Mastering procedures was one of the more difficult parts of life as a new grad nurse practitioner. Procedures take practice. Not to mention, there are additional factors to consider compared with less involved patient interactions. The risk of complications, for example, is much higher with procedures. So, these interventions must be approached with careful consideration. If you could use a brush up on your laceration repair skills, the following blog posts will help.
Skin adhesive is a godsend for those of us working in the emergency department. It allows for quick closure of small wounds and significantly decreases the discomfort of laceration repair. This is especially handy when working with children. While short, superficial lacerations are easy to identify as glue-worthy wounds, where do you draw the line? And, will wounds closed with skin adhesive really heal as well as those that are sutured? Let’s take a look at skin adhesive guidelines.
I’m always amazed when a patient walks into the emergency department 48 hours after an injury requesting sutures. What has this individual been doing for the past two days that prevented them from seeking treatment within a more traditional time frame? While this doesn’t happen often, these cases always leave me wondering- is the wound still safe to suture? When does the wound repair window officially close?
Lidocaine is the go-to when it comes to local anesthesia for minor in-office and emergency department procedures, but how much do you really know about this medication? When should you consider using other anesthetic agents? And, how much lidocaine is too much? Here’s a quick refresher of your options when it comes to procedural pain control and their considerations.
As with any project or procedure, the first step to beginning any laceration repair is selecting the proper materials. In the suturing world, selecting your needle type and size, as well as your “thread” material and size, are the starting point for every laceration repair. Here’s how to select your supplies appropriately.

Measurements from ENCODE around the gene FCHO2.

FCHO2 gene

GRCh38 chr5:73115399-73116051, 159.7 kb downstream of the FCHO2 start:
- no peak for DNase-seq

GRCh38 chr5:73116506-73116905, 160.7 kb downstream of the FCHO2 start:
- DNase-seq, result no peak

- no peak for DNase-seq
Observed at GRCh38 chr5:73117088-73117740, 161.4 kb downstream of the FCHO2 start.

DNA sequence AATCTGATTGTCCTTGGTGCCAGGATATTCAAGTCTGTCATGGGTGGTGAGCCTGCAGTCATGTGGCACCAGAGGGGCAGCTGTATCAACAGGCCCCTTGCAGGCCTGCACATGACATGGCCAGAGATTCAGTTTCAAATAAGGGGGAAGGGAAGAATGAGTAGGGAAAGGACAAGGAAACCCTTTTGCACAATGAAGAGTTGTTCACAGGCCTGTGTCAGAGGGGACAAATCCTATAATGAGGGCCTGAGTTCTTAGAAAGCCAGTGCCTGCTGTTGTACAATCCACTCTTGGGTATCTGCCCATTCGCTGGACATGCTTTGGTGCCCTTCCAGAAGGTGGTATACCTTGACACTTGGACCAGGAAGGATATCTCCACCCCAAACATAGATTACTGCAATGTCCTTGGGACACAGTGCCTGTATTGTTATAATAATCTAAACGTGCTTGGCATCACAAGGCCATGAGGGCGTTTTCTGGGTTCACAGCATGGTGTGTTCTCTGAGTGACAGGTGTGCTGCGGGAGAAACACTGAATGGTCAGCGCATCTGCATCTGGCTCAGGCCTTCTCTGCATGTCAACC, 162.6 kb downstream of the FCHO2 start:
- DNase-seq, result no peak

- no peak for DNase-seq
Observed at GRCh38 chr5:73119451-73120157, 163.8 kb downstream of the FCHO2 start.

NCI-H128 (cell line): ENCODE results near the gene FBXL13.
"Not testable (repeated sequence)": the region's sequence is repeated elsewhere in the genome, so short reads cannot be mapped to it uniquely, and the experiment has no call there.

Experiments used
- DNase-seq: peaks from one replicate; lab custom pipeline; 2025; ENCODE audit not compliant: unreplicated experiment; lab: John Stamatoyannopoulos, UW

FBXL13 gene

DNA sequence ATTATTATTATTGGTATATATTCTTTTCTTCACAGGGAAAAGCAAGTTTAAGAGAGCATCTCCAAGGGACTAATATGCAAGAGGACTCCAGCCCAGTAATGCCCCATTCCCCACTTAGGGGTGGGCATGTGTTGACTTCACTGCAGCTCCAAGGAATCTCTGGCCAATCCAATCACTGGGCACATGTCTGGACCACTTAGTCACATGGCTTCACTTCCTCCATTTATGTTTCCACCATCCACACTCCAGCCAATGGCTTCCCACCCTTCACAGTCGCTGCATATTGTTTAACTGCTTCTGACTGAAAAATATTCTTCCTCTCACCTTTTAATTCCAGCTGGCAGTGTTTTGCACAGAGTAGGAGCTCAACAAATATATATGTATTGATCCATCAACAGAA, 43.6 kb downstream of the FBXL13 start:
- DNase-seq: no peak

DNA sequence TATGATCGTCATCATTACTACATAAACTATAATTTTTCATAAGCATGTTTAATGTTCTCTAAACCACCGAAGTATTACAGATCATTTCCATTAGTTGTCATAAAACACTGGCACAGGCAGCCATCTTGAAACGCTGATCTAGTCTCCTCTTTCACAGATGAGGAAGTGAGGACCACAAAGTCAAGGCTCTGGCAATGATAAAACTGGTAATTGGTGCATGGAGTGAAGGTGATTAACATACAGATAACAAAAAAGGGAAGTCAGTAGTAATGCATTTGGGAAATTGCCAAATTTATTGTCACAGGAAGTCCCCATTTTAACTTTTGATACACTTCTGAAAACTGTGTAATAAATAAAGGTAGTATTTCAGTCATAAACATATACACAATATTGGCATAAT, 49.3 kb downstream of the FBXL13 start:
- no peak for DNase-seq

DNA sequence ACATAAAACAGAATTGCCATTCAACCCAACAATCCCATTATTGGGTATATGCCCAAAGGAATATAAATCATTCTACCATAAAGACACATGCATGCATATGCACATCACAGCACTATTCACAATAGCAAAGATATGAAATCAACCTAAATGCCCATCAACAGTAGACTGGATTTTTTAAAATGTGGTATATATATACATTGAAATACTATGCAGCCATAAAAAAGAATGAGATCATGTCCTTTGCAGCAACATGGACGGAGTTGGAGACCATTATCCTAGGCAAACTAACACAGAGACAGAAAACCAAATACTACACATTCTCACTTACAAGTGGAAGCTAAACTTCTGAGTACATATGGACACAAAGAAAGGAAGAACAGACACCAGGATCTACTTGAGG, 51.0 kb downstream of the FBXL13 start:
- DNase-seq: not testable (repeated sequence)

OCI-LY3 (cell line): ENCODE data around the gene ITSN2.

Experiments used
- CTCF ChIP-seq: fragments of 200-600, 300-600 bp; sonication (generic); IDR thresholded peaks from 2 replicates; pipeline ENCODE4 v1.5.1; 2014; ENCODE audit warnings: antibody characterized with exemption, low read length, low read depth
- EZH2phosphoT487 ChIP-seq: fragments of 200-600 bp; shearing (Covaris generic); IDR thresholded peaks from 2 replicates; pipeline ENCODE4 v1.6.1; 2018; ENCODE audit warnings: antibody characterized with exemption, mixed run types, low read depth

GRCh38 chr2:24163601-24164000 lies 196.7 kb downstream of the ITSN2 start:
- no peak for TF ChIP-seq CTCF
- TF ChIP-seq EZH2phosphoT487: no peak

Now that you know the basics of selecting your suture materials, grab a needle holder, some scissors, a pack of whatever suture material you can find, and a banana (or a pig’s foot, but my guess is you don’t have one lying around your house) and let’s tie some knots.
One of the best ways to brush up your suturing skills on your own is by watching videos. Consider purchasing some suturing supplies online and suturing along as you learn. Amazon offers a number of supplies for suturing including a suture practice kit, extra suture packs and instruments and even a human skin model if attempting to acquire a pig’s foot seems too intimidating. Here are a few helpful videos for learning to suture.
Lip lacerations once intimidated me, as did suturing almost any facial wound. When it comes to the face, I take my suturing skills particularly seriously as I want my patients to have the best possible cosmetic outcome. When it comes to facial lacerations, lip repair requires even greater care. Here are a few tips and tricks to keep in mind when suturing lip lacerations.
There is nothing better than a staple-worthy laceration. Stapling is quick, easy, and much simpler to learn than suturing. Experts say stapling is three to four times faster than wound closure with sutures and is also associated with a lower rate of infection. Let’s take a quick look at the in’s and out’s of this invaluable technique.
What advice has helped you when it comes to laceration repair?